ONCE CLOSE TO ROYALTY, THEY NOW NEED A SAVIOUR
Delhi hosts its first National Behrupiye Festival, revealing tales of great gift and deep despair
Once upon a time, they had a prestigious position in India’s royal palaces, but the 21st century hasn’t been kind to the community of performers called the Behrupiye, the human chameleons who can play dozens of different roles.
Though on the decline, the community of performing artists had much to cheer about recently. The National Behrupiye Festival, organised by Martand Foundation, Udaipur, and Indira Gandhi National Centre for the Arts, in Delhi for the first time, was attended by 70 behrupiye from across the country.
Vilas Jamve, from Martand Foundation, told us, “Behrupiya is a complete play in itself and doesn’t require a stage. [The performer] is the actor, the singer, the director, the writer, the lyricist, and the narrator. This festival is to conserve India’s oldest art form and to promote it.”
When other means of entertainment were not available in the older days, a behrupiya would be called to weddings and other occasions to perform. Their versatility entertained all sections of society. Each behrupiya is trained to take up 52 very different roles.
Krishna Behrupiya, 42, is the seventh generation performer in his family. Of the roles he can play, he says, “I can be Ardhnareeshwar, a lion, a woman, a character from Ramayana or Mahabharata... But my personal favourite is a monkey, because first, I’m a devotee of Lord Hanuman, and second, this role keeps me active. The rest makes me feel a little tired and bored.”
BUT NOT RESPECTED
Krishna has three sons and two younger brothers, all in the same profession. “It’s our family tradition and will always remain in our blood. No one taught us the art of acting, how to put on make-up, to dress up, to write dialogues. We’ve inherited it from our forefathers. This all sounds
cool, but to tell the truth, we aren’t treated with respect in society. The police shoo us away, as if we’re criminals,” says Krishna, who earns ₹10,000-12,000 per month with his stage performances.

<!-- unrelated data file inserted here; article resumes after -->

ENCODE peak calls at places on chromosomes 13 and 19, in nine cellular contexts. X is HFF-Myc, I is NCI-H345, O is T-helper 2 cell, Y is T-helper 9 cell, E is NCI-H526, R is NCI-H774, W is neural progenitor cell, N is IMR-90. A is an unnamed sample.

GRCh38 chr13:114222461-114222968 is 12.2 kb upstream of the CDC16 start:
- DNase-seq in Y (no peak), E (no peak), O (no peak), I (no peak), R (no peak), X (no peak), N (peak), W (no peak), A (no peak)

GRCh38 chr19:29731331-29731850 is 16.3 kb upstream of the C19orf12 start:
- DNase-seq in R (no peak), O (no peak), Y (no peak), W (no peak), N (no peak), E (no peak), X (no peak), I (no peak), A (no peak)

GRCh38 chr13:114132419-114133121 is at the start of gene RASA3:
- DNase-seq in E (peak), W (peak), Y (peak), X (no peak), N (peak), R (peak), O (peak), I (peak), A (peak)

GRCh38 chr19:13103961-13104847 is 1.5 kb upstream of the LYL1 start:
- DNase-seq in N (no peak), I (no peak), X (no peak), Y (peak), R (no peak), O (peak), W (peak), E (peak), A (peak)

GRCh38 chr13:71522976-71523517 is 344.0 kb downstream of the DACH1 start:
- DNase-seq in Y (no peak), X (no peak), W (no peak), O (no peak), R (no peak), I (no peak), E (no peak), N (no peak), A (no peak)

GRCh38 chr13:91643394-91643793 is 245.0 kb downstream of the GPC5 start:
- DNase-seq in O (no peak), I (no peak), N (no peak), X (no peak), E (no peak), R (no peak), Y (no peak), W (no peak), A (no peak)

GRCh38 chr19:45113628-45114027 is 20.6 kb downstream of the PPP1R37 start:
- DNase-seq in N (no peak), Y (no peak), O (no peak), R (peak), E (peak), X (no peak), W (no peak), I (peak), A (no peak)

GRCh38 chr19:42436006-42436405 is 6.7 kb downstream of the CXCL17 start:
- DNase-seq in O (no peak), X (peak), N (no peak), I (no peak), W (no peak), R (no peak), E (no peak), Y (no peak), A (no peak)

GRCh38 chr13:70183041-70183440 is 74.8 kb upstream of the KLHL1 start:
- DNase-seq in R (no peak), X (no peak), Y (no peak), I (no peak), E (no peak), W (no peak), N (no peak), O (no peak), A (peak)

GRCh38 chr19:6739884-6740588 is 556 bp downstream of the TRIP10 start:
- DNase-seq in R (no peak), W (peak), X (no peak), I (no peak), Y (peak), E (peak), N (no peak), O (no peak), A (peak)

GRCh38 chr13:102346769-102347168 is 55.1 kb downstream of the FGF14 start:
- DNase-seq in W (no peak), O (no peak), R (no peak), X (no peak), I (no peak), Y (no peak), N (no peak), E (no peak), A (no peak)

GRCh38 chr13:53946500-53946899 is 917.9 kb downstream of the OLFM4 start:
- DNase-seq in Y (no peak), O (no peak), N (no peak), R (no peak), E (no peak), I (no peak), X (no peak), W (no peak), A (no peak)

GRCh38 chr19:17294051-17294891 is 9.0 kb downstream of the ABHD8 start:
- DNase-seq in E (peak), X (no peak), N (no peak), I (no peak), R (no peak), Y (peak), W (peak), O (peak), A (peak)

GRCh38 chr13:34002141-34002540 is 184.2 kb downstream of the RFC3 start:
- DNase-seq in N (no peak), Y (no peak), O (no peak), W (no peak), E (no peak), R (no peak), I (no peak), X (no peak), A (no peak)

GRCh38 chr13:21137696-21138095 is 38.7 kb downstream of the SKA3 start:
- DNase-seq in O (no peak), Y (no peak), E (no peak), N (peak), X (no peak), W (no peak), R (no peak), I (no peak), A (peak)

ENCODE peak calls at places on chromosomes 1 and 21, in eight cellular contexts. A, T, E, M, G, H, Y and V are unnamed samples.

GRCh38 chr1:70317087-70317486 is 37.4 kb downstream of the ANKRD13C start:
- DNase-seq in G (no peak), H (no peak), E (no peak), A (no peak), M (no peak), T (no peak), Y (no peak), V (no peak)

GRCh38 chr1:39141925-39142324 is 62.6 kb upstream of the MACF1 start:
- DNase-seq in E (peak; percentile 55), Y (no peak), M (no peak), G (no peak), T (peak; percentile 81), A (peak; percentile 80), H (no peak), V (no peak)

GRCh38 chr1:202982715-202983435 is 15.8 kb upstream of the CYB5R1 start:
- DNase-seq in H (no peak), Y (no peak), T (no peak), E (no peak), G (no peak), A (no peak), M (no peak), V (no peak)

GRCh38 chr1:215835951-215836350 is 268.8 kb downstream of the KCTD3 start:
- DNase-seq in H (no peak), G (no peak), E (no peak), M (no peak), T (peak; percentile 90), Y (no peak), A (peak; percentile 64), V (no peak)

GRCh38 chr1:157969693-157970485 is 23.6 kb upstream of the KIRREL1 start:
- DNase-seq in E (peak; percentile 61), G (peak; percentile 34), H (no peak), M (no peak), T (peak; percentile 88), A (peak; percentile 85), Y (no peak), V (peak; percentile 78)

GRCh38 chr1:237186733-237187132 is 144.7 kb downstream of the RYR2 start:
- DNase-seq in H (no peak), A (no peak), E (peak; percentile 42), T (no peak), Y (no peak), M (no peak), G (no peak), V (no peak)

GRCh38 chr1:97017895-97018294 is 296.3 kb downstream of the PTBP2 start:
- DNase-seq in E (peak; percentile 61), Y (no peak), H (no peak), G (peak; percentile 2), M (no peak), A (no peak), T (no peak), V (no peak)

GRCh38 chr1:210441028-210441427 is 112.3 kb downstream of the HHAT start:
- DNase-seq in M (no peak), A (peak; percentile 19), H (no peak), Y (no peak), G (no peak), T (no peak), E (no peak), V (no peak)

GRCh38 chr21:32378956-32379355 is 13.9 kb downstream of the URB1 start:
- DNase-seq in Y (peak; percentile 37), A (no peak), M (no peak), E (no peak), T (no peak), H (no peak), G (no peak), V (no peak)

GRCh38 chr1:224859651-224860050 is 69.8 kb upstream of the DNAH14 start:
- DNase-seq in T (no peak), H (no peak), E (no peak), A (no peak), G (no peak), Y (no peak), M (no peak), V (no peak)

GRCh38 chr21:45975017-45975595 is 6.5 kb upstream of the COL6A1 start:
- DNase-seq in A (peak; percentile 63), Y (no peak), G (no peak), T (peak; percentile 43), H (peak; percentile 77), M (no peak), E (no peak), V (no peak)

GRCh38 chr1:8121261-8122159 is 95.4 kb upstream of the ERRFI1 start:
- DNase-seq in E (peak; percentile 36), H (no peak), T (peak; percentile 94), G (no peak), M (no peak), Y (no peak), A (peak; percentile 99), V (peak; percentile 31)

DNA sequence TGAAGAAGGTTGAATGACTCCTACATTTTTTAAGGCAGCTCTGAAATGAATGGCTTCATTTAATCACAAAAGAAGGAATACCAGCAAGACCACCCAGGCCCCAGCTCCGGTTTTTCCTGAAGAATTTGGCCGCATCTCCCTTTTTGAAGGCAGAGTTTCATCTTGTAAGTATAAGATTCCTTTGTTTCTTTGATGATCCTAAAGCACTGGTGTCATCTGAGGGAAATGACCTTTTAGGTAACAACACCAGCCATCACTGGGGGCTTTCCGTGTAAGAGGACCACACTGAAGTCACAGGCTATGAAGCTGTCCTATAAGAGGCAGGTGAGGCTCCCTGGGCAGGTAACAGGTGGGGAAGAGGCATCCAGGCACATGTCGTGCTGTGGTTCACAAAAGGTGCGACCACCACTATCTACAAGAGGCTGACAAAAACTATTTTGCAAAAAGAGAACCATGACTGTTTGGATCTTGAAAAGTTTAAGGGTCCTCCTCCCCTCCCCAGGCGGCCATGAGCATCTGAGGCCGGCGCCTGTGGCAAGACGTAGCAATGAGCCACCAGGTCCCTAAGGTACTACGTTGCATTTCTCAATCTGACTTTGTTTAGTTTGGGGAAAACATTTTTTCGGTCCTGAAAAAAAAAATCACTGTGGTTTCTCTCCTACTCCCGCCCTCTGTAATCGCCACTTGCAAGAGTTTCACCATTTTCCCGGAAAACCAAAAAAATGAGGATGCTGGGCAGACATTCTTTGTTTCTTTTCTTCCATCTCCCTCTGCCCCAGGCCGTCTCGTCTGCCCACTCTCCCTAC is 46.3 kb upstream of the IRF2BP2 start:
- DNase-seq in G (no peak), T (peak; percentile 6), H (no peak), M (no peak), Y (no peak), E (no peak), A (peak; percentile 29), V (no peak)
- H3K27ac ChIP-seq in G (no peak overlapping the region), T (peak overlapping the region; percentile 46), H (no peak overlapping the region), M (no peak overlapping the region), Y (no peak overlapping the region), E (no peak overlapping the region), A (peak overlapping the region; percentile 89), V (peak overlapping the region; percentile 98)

A resident of the Capital for the past 10 years, he has been participating in Ramayana shows organised by several committees. He has also gone abroad. “I’ve performed in Washington DC and at the Berlin Film Festival. We got paid ₹500 per day. Despite representing India at the international level, we’re not valued,” says Krishna. Once he felt very humiliated when asked to dress up and scare away monkeys, but since that sort of work paid, he made it part of his profession.
Another Delhi-based artist, Ratan Nazzaruddin, took this up as a profession at the age of 16. “Har behrupiye ka guru uska baap hot hai,” he says, now aged 52. “I learnt all the basic techniques from my father. We are god-gifted, but the government doesn’t want to talk about us. They invite us to perform, give us certificates, but don’t care about us. We’re dying, and we need to be saved. They should identify authentic behrupiyas and we should be provided identity cards. This will let us perform peacefully; otherwise police call us ‘choruchakke.’”
ALMOST WIPED OUT
At the festival, an artist named Sikander was dressed up as Mahatma Gandhi.
“This is funny, everyone is wishing me belated happy birthday,” he laughed. “My forefathers used to perform at emperor Akbar’s court. Behrupiyas were always close to the kings — they’d feed us, we’d entertain them. The government could never understand our community. Some years ago, our caste of behrupiyas got nullified. We don’t exist in the government caste register. We need attention, otherwise we’ll become a chapter in the school books,” said Sikander.
My forefathers used to perform at emperor Akbar’s court. Behrupiyas were always close to the kings — they’d feed us, we’d entertain them. The government could never understand our community. SIKANDER A BEHRUPIYA ARTIST